For those who were curious to read...
Recently, honeybee colonies in which several mated,
egg-laying honeybee queens coexist under freely
moving conditions were experimentally obtained
mainly by ablating a third to a half of both mandibles
of queens to avoid inter-queen rivalry (Zheng et al.
2009a). These colonies functioned normally and were
used as supporting units for the faster build-up of
productive colonies and for production of royal jelly
in China (Zheng et al. 2009b). Observations also
revealed that queens with a third to a half of one
mandible ablated had normal levels of activity
compared to intact queens, but they refrained from
engaging in lethal contests (Dietemann et al. 2008).
Mandibles are the release site of the mandibular
glands pheromone. This pheromone possesses many
functions (reviewed in Le Conte and Hefetz 2008),
among which is the regulation of reproduction of
workers. Since the secretory openings of mandibular
glands are located at the inner margin of each
mandible between the anterior articulation and the
base of the apodeme of the flexor muscle (Snodgrass
1956; Figure 1), the gland’s secretions might be
affected by partial mandible ablation. Ablation could
block or facilitate the release of the pheromone via
feedback mechanisms and could thus influence the
synthesis rate of the gland or the proportion of its
components. We therefore evaluated the effect of this
surgical treatment on the composition of the queen
mandibular gland pheromone to determine whether
changes in its synthesis could play a role in the
experimental establishment of polygyny.
The honeybee colonies used were Apis mellifera
ligustica. Queens were freely mated 1-year-old sisters
reared as those used to create multiple-queen colonies
(Zheng et al. 2009a). Seventeen queens were collected
and a third to a half of one of their mandibles (left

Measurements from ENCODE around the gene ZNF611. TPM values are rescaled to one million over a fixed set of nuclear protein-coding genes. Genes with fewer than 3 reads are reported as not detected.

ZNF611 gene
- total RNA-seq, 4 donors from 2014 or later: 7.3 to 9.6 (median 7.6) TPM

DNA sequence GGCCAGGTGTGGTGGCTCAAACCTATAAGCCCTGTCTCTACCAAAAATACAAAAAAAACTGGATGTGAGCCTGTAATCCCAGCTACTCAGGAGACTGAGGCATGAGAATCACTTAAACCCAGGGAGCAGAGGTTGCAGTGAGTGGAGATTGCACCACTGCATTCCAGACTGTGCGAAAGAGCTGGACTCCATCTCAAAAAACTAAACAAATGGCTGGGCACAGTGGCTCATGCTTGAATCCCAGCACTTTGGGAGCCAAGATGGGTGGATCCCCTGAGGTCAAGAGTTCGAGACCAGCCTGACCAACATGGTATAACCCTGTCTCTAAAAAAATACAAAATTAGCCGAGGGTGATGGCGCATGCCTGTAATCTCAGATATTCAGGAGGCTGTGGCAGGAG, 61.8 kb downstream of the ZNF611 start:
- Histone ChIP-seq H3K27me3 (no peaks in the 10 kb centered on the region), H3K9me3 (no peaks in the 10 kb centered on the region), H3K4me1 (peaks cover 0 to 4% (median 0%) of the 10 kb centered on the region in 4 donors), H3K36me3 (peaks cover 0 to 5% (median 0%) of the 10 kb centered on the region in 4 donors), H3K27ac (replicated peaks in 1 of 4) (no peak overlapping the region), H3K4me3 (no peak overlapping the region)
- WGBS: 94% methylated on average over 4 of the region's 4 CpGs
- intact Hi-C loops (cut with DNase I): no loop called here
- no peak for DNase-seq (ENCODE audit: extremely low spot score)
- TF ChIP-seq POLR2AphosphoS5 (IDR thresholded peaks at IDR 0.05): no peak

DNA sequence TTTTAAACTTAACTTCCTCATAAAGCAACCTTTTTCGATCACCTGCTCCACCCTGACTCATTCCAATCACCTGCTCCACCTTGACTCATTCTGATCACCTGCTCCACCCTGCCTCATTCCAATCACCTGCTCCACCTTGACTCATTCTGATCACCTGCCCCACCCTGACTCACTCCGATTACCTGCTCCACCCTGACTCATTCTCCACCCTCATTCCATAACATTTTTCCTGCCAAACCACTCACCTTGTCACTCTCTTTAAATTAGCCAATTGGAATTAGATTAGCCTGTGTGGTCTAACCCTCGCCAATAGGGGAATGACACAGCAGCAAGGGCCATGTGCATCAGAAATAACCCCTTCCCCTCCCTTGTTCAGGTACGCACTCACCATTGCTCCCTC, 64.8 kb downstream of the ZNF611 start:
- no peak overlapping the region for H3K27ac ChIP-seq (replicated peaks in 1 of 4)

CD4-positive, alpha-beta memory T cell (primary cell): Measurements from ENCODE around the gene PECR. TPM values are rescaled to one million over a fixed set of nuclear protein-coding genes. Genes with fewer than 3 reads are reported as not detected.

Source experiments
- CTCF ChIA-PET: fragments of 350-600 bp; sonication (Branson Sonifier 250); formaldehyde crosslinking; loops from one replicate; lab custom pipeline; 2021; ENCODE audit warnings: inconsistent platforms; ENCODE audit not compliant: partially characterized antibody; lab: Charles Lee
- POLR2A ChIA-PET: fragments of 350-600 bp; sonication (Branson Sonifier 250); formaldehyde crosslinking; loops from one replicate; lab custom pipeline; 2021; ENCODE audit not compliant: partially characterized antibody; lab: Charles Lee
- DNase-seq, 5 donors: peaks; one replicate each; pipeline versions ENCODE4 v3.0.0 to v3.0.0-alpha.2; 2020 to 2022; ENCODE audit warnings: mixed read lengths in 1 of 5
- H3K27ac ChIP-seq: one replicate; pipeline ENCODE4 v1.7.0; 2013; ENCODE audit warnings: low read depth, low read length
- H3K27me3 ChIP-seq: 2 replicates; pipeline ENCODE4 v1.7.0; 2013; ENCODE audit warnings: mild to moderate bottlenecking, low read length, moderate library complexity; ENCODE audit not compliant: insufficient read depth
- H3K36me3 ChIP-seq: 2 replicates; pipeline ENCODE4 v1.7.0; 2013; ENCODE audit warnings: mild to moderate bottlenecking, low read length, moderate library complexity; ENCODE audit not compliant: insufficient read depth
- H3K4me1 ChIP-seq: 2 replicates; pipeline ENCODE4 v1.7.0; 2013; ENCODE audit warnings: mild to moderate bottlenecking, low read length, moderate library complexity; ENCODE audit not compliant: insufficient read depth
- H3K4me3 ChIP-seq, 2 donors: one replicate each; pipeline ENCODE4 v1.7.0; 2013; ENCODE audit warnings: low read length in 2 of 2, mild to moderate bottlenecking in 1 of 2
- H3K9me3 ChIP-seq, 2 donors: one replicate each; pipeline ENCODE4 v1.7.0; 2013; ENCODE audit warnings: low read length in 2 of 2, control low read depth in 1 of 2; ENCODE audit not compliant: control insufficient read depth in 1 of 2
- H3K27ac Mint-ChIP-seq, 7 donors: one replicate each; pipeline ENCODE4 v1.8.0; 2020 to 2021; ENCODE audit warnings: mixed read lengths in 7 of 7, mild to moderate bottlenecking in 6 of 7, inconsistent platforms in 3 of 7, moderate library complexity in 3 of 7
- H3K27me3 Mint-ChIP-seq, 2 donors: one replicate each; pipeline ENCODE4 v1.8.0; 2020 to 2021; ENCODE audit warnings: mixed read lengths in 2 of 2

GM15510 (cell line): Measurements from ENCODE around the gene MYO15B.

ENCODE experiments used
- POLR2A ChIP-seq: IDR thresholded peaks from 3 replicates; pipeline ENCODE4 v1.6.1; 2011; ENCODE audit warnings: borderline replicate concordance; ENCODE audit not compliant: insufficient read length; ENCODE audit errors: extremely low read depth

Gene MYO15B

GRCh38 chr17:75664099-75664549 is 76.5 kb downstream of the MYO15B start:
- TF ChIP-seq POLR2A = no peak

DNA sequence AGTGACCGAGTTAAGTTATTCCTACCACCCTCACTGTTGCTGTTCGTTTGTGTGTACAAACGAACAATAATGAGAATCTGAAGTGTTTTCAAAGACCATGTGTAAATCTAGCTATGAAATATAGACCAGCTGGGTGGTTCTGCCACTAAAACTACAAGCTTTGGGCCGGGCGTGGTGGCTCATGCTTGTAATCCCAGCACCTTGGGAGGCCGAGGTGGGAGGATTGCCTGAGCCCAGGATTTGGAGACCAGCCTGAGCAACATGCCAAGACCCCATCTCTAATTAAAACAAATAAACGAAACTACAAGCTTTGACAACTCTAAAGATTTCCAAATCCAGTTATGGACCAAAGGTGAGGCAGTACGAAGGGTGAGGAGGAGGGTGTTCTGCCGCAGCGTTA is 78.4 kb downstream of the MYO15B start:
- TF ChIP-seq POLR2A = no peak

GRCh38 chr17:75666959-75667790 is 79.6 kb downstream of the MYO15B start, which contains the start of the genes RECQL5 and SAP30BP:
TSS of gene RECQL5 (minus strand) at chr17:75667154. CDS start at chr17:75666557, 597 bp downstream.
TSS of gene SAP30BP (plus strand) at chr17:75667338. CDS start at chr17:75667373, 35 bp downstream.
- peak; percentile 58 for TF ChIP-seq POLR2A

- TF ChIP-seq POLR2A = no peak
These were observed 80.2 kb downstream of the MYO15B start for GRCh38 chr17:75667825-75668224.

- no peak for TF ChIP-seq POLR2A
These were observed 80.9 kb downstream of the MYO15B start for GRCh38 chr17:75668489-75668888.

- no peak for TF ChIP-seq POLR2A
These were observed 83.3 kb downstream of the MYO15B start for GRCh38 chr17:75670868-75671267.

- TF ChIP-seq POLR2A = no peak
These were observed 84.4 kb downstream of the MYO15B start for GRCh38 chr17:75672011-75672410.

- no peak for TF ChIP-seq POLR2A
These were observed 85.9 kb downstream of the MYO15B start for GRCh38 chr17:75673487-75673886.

side for eight and right side for nine queens) was
excised with micro-scissors (Zheng et al. 2009a). In
order to investigate the effect of removing a part of
the mandible on queen pheromone synthesis, eight of
these queens (four of which the left mandible was
manipulated and four with the right) were each
introduced into a queenless colony with four frames
of bees to form single-queen colonies.
To evaluate the potential changes in pheromone
synthesis in ablated queens in the context of a multiplequeen
colony, the other nine ablated queens were
introduced into three queenless colonies with four
frames of young bees to form three-queen colonies
(Zheng et al. 2009a). One queen in each of two
colonies failed to be accepted. One three-queen and
two two-queen colonies were thus used.
The 11 colonies were kept for 10 days when at
least one comb in each colony was filled with eggs
and young larvae. Queens were then taken out of
their hosting colonies, frozen, and decapitated.
The heads were split into two parts by vertically
cutting between the mandibles and the bases of the
antennae (Figure 1). Half heads were placed in
200 μL dichloromethane for at least 24 h to allow
maximal extraction of gland content. This method
does not allow the distinction between gland content
and secreted blend. Since the quantity of pheromone
stored in a gland is two to three orders of magnitude
higher than that found on the cuticle (Naumann et al.
1991), our extracts reflect the amount of pheromone
synthesized by the gland. Half of the extract was